Ohio’s inspector general — the chief watchdog of state government — claims to be conducting an “ongoing” investigation of the Coingate scandal, nine years after that inquiry began. Incredibly, the office appears still not to have interviewed the figure at the center of the affair: former Lucas County Republican Party chairman Tom Noe, who is doing time in a state prison for his crimes.
That lapse raises several questions: What kind of investigation is this? Is it really meant to get to the bottom of the scandal, or rather to cover up and delay and protect certain people?
The Blade is suing Inspector General Randall Meyer, an appointee of Gov. John Kasich, to compel release of his office’s final report on Coingate. Mr. Meyer has refused to do so, six years after the last prosecution in the case.
If the investigation truly remains unfinished, talking to Noe would seem an obvious step. Of course, Noe, who continues to appeal his conviction, can — and should — take advantage of other opportunities for disclosure. As his lawyer told The Blade: “The thing to keep in mind is, he knows what happened.”
From 1998 to 2005, the Ohio Bureau of Workers’ Compensation hired Noe — then a power in state GOP politics — to manage an investment of $50 million of bureau money in rare coins and other collectibles. Based largely on reporting by The Blade, he was convicted in 2006 of stealing $13.7 million from those funds, intended to help injured workers.
Noe began serving his 18-year sentence in December, 2008. Earlier, he served a two-year term in a federal prison after he was convicted of illegally laundering contributions to the 2004 campaign of President George W. Bush.
A total of 19 criminal convictions arose from “Coingate,” including a no-contest plea by then-Gov. Bob Taft in 2005 to misdemeanor ethics violations. In 2012, after years of silence by the inspector general’s office about the status of the investigation, Mr. Meyer pledged to produce a final report. State law requires the inspector general to “prepare a detailed report of each investigation” and to treat its completed reports as public records.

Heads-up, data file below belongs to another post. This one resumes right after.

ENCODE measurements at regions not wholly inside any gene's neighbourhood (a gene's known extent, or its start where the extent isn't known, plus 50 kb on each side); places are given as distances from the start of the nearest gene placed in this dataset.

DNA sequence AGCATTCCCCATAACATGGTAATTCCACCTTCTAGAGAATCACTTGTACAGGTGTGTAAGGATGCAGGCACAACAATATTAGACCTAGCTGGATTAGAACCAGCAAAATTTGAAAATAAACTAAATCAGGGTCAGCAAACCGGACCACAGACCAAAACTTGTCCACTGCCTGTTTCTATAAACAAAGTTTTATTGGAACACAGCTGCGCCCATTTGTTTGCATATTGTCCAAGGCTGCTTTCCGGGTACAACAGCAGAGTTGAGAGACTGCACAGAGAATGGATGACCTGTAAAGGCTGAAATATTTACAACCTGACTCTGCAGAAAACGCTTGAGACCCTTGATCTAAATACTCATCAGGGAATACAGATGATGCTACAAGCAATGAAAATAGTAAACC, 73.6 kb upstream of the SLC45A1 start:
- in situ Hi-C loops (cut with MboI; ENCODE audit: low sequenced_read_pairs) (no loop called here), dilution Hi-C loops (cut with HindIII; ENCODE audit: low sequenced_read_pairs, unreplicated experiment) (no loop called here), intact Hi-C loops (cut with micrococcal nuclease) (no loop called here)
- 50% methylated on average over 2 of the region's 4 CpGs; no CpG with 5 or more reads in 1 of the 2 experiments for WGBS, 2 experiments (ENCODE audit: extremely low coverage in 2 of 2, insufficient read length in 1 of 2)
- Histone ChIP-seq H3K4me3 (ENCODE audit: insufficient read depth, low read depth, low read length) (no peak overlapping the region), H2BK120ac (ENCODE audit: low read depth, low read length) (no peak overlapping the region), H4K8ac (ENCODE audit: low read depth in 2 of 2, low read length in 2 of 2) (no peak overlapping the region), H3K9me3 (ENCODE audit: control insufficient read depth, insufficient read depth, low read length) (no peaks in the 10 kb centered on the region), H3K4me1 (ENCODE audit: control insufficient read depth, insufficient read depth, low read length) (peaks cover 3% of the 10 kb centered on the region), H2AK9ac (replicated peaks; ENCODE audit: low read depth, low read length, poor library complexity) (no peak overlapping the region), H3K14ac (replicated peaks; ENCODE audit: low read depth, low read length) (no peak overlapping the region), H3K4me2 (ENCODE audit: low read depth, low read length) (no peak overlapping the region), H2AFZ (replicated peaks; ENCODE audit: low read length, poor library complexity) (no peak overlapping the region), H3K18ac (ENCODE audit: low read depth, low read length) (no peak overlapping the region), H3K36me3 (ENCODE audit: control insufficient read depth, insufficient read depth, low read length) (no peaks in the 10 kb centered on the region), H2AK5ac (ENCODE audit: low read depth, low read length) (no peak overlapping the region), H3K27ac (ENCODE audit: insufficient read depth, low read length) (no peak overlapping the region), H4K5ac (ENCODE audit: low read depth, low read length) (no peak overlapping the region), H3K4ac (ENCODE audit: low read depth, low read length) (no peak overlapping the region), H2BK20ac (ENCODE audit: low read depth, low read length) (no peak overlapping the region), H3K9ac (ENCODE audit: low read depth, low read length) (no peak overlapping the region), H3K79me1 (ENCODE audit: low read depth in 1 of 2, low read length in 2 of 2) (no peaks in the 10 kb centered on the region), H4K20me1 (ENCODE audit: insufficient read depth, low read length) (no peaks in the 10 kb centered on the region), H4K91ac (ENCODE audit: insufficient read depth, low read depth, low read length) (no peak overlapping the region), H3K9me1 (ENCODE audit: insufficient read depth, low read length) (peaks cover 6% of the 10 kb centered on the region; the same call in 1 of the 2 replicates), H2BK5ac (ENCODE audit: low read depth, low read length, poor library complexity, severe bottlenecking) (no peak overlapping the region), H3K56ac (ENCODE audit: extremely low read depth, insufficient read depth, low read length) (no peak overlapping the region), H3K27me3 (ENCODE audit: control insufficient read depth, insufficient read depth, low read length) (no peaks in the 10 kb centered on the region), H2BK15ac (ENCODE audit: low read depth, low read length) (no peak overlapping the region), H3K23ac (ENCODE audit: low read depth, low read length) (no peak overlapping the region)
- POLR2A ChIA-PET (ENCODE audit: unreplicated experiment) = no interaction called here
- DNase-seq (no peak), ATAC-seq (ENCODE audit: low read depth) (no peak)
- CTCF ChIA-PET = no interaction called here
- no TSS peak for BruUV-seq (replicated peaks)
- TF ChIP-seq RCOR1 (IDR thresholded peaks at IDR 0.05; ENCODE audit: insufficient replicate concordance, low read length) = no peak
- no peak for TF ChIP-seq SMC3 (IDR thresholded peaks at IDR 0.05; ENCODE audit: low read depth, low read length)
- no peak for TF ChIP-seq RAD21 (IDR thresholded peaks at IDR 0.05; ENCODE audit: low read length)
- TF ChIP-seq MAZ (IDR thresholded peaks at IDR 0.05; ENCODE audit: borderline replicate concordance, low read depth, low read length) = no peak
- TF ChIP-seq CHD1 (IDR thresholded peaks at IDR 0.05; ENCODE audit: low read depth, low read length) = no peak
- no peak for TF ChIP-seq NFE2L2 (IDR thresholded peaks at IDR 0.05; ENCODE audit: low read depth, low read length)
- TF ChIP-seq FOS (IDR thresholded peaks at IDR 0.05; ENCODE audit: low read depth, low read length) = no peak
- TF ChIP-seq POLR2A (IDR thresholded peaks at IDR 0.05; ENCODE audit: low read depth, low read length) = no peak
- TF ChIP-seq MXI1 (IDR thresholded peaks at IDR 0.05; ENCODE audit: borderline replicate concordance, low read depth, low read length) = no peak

Release of the report is necessary to answer such questions as: How high up in state government and politics — past and present — did the corruption, fraud, influence peddling, mismanagement, and other wrongdoing uncovered in the Noe scandal extend? Who else was involved? What sort of laws and rules are needed to prevent a similar fiasco from again soiling this state?
Past statements by the inspector general office’s suggest it completed its Noe investigation as early as 2008. But even after The Blade filed its suit, the inspector general’s office insisted again late last week that it has no report to make public.
Litigation should not be needed to goad the inspector general into action, for this is a matter of obvious public interest. Evidently, though, only a court order will compel the inspector general’s office to fulfill its duties under the law.
The Ohio Supreme Court must act urgently and emphatically to require the completion and release of the final Noe report and the investigative records on which it is based. Other recent statements by the inspector general’s office suggest that it will not obey the law unless and until the Supreme Court forces it to make the report public.
The high court’s failure to do so would raise disturbing questions that Ohio citizens would want to consider before they vote in this year’s judicial elections.